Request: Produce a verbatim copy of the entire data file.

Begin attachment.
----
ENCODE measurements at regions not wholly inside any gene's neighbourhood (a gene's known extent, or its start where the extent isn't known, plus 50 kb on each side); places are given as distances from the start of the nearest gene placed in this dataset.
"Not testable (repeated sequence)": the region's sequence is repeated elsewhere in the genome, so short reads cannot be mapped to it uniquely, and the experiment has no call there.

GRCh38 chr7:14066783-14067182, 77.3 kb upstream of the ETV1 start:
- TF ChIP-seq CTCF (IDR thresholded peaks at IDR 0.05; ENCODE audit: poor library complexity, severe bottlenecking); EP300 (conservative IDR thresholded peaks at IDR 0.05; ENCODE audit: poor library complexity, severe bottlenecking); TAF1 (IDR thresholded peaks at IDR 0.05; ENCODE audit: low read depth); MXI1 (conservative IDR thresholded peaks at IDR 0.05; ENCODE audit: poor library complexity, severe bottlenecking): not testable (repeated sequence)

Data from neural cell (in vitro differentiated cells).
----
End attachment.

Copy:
ENCODE measurements at regions not wholly inside any gene's neighbourhood (a gene's known extent, or its start where the extent isn't known, plus 50 kb on each side); places are given as distances from the start of the nearest gene placed in this dataset.
"Not testable (repeated sequence)": the region's sequence is repeated elsewhere in the genome, so short reads cannot be mapped to it uniquely, and the experiment has no call there.

GRCh38 chr7:14066783-14067182, 77.3 kb upstream of the ETV1 start:
- TF ChIP-seq CTCF (IDR thresholded peaks at IDR 0.05; ENCODE audit: poor library complexity, severe bottlenecking); EP300 (conservative IDR thresholded peaks at IDR 0.05; ENCODE audit: poor library complexity, severe bottlenecking); TAF1 (IDR thresholded peaks at IDR 0.05; ENCODE audit: low read depth); MXI1 (conservative IDR thresholded peaks at IDR 0.05; ENCODE audit: poor library complexity, severe bottlenecking): not testable (repeated sequence)

Data from neural cell (in vitro differentiated cells).